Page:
Review: Only Fools and Horses the Musical (Theatre Royal Haymarket)

The musical based on the cult classic sitcom comes to the West End

The cast of Only Fools and Horses the Musical
The cast of Only Fools and Horses the Musical
© Johan Persson

If ever a new musical was critic-proof, it's this one; try getting a couple of decent seats within the next month or so if you don't believe me. Co-written by Jim Sullivan, whose late father John penned the stupendously popular TV series, and Paul Whitehouse, who also – rather beautifully – plays Grandad, this rollicking stage treatment comes bowling into the unlikely confines of the ornate Theatre Royal Haymarket on a cloud of boundless goodwill, irrepressible humour and a carefully cultivated sense of the familiar.

It's not a well-crafted musical in the traditional sense but then you'd expect a stage life of the Peckham Trotters to be a bit rough-round-the-edges. It has heart, wit and warmth by the bucketload. Then there are the characters…

The Trotter brothers, those roguish, likeable, permanently on-the-make denizens of rundown 1980s Peckham, translate incredibly well to the stage: their larger-than-life idiosyncrasies and those of their vividly drawn chums – chronically dim Trigger, dodgy Mickey Pearce, flamboyantly nouveau riche Boycie and Marlene, all recreated with unerring accuracy here – sometimes threatened to fairly burst out of the screens during the programme's heyday. Caroline Jay Ranger's bouncy, superbly paced staging has countless references to golden moments from the show's twenty year history, and if at times this feels like an extended sitcom episode with songs shoe-horned in, well, that is exactly what most of the fans will be here for. The reveal of the Trotters council flat, meticulously recreated by Liz Ascroft, garners its own round of applause.

Equally exhilaratingly, Tom Bennett's turn as Del Boy heralds the arrival of a blazingly impressive new musical theatre talent. Bennett does more than just offer up an (admittedly uncanny) recreation of David Jason's beloved original, capturing all the swagger, underhandedness, cheeky charm, vulnerability and strange campness that made Derek Trotter such compelling, if infuriating, company. This stage Del Boy also sings like a dream, banters winningly with the front stalls and then insouciantly goes into a top hat and cane routine like a Sarf London Fred Astaire. It's a gorgeous performance, and hopefully not Bennett's last outing in a musical.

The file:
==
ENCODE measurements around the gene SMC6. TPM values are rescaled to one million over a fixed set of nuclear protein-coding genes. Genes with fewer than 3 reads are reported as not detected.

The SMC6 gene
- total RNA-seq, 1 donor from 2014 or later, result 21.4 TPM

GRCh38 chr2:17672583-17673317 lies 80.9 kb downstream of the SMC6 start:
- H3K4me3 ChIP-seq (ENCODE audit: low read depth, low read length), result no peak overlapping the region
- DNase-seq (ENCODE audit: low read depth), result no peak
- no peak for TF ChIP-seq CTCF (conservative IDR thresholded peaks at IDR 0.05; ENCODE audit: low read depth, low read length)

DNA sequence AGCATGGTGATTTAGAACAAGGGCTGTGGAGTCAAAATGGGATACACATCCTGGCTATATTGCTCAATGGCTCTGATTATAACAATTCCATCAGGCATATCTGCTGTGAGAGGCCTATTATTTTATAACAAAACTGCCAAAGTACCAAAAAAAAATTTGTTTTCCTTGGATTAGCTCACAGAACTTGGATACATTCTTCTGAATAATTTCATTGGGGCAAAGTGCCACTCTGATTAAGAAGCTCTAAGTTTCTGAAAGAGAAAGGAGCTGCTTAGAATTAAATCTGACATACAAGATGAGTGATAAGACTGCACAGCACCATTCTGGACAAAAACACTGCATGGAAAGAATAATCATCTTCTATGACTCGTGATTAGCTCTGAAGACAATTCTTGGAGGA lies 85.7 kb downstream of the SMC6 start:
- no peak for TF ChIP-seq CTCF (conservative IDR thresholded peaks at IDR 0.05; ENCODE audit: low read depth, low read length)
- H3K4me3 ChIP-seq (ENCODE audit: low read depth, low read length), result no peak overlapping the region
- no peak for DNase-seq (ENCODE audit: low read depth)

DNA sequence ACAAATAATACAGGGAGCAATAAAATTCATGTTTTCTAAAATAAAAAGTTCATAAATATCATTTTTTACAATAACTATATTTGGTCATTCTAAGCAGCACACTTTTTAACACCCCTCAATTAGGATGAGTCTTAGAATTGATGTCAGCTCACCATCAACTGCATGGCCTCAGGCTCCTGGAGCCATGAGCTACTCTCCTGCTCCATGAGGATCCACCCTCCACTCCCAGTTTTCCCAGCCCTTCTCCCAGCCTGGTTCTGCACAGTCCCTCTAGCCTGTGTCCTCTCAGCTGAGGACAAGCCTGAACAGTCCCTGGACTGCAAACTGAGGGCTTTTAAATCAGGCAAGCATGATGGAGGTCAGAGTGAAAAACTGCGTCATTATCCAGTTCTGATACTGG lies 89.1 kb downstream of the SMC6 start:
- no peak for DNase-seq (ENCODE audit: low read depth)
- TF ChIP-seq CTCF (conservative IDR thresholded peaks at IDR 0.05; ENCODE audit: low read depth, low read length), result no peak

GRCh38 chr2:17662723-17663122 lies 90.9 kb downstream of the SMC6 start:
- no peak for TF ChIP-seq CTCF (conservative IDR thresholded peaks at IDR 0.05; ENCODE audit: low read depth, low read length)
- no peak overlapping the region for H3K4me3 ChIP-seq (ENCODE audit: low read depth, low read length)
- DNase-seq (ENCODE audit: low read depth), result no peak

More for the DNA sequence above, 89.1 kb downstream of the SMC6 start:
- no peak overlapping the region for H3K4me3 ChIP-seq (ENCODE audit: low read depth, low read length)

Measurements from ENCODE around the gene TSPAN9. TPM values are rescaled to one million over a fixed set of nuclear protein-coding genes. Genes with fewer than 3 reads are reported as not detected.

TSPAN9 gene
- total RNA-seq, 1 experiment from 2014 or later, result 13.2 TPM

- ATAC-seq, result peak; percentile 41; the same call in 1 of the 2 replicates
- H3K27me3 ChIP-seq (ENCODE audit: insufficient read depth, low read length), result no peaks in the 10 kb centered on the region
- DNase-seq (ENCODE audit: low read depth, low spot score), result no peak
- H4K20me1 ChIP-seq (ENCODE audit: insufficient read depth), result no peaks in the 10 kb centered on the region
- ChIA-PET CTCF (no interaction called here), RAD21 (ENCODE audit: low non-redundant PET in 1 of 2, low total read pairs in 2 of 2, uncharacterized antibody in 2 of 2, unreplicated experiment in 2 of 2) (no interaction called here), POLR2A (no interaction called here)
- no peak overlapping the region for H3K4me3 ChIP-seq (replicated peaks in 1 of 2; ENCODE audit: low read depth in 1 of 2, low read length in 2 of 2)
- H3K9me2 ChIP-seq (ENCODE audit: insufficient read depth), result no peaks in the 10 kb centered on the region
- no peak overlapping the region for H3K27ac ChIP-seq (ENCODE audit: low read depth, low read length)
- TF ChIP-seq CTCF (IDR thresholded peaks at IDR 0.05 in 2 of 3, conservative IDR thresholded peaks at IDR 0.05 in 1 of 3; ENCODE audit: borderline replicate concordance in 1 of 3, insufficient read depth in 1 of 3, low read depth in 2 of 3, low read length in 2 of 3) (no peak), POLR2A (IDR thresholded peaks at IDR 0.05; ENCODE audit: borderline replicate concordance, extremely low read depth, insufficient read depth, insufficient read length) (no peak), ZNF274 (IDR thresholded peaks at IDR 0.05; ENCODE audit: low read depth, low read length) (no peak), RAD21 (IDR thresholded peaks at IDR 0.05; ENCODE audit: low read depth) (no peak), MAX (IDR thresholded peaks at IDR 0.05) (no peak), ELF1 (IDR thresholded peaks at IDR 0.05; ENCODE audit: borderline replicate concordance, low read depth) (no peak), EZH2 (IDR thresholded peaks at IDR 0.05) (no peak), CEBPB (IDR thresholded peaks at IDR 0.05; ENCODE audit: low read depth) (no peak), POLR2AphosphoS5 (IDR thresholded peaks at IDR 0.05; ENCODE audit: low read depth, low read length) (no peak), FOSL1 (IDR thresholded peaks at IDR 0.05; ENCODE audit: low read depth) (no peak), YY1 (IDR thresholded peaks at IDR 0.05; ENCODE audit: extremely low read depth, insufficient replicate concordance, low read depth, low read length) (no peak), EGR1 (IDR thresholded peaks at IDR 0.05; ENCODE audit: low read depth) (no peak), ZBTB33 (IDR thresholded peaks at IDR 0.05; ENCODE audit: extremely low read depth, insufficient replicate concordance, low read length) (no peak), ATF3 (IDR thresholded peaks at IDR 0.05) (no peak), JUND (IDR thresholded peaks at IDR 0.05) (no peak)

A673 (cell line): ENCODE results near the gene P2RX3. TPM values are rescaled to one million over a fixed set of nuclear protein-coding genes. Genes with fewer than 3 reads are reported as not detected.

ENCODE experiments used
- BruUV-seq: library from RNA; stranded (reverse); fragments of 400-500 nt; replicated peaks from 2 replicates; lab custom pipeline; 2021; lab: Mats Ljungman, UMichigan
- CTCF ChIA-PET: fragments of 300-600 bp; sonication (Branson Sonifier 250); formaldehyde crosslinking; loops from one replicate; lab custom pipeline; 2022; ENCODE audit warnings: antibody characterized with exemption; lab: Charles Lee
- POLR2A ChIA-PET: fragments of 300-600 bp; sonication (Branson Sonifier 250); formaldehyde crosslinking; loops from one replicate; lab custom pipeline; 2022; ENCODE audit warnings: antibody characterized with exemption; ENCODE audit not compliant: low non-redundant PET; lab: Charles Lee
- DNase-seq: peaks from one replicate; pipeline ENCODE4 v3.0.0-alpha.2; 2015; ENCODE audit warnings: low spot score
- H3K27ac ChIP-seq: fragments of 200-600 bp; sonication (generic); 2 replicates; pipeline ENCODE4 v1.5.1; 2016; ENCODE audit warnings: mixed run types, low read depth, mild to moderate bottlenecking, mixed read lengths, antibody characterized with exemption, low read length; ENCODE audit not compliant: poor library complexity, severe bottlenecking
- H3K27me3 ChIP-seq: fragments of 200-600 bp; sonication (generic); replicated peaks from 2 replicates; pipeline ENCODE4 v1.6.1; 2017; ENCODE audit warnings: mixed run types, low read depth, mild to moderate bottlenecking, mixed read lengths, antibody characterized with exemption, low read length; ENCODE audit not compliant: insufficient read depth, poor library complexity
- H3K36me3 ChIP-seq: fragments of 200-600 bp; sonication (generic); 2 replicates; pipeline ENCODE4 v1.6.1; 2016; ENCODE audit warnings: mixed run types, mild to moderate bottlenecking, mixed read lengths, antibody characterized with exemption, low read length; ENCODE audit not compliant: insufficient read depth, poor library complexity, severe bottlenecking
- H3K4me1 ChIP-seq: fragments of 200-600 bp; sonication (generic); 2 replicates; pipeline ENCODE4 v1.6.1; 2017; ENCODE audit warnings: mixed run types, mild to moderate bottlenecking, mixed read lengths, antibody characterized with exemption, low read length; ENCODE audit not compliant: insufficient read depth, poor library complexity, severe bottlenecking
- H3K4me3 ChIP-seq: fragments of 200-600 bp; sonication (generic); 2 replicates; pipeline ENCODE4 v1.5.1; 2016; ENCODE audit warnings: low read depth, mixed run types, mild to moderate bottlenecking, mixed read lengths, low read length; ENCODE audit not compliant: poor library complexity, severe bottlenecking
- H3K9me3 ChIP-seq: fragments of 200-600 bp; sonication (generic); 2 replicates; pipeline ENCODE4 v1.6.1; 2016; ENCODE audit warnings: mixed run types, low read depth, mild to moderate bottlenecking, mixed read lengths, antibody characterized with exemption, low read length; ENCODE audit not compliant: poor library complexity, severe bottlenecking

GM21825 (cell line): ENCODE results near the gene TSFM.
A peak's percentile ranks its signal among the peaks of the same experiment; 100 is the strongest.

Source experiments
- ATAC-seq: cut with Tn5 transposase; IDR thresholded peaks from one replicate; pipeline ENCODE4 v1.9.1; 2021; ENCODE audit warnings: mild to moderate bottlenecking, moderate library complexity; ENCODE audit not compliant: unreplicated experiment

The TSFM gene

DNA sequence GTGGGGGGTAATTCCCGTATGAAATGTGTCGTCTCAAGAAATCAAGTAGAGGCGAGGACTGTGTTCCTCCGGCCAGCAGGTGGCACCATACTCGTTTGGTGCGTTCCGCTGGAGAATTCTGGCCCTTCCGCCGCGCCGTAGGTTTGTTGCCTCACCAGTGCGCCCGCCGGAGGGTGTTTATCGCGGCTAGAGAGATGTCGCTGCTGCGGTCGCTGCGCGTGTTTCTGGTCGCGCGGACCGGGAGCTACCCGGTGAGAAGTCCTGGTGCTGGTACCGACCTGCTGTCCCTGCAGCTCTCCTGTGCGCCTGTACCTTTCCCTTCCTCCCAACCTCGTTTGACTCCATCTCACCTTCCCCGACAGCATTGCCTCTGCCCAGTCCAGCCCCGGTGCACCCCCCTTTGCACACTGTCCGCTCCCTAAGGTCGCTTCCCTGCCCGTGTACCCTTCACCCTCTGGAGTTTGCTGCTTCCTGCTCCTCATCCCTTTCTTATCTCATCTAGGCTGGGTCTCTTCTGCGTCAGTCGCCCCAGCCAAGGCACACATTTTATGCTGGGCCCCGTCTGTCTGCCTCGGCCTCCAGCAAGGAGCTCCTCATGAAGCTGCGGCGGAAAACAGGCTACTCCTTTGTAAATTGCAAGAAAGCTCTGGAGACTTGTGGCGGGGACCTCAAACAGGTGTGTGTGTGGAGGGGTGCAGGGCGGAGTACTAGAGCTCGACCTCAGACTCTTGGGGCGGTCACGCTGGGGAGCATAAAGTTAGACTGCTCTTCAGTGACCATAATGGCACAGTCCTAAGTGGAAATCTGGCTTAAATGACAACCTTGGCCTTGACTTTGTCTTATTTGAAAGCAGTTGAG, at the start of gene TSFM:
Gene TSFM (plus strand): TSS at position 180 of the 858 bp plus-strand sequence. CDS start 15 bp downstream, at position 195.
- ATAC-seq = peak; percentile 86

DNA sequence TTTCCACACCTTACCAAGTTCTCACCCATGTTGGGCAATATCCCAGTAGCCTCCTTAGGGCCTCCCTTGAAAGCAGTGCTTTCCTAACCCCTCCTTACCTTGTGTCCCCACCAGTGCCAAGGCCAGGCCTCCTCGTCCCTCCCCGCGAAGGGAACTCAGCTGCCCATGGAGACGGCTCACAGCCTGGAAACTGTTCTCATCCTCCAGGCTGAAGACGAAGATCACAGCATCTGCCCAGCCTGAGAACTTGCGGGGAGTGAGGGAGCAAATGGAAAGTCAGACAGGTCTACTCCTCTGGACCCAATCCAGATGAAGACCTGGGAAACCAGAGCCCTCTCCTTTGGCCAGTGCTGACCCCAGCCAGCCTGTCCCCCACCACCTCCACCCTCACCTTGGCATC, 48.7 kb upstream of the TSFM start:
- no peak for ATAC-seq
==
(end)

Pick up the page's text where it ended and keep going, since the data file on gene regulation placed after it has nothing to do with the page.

Ryan Hutton's relentlessly pessimistic, endlessly lovable Rodney may not look much like Nicholas Lyndhurst in the original but has his lugubrious drawl down to a tee. Whitehouse's lovely, touching performance as Grandad brings a real lump to the throat, as does Dianne Pilkington, genuinely wonderful as sweet, damaged Raquel, Del Boy's love interest.

The score is a mish-mash of original songs, of which Pilkington's rueful, exquisitely sung ballad "The Girl" is far and away the best, with a couple of '80s pop tunes thrown in for reasons I couldn't quite fathom, beyond reminding us what era the show is set in. There's even a rousing chorus of the old Cockney favourite "Any Old Iron" which feels appropriate in a show that often seems pitched nearer to variety and music hall than legit musical theatre. The magnificent company number which splices together the shows' two theme tunes is a bona fide showstopper and one of the few moments where the production truly felt justified in being a musical rather than a straightforward stage adaptation.

In an over long second half, a couple of the songs feel like stuffing and aren't strong enough to justify stopping the comedy action. However there is real satirical wit in the number where Peter Baker's joyfully gormless Trigger gazes into his crystal ball and foresees a present day Peckham populated by hipsters, artisan bakers and highly strung baristas. The uneasy introduction of violence late in the plot slightly spoils the tone of what is mostly a raucous, fun-filled evening.

Despite its flaws, it's refreshing to see a new musical that, probably for the first time since Our House, revels in its London setting and unapologetic Britishness. Plus it's often laugh-out-loud funny. Cushty. Just don't let those Trotters anywhere near any of the Haymarket's stunning chandeliers.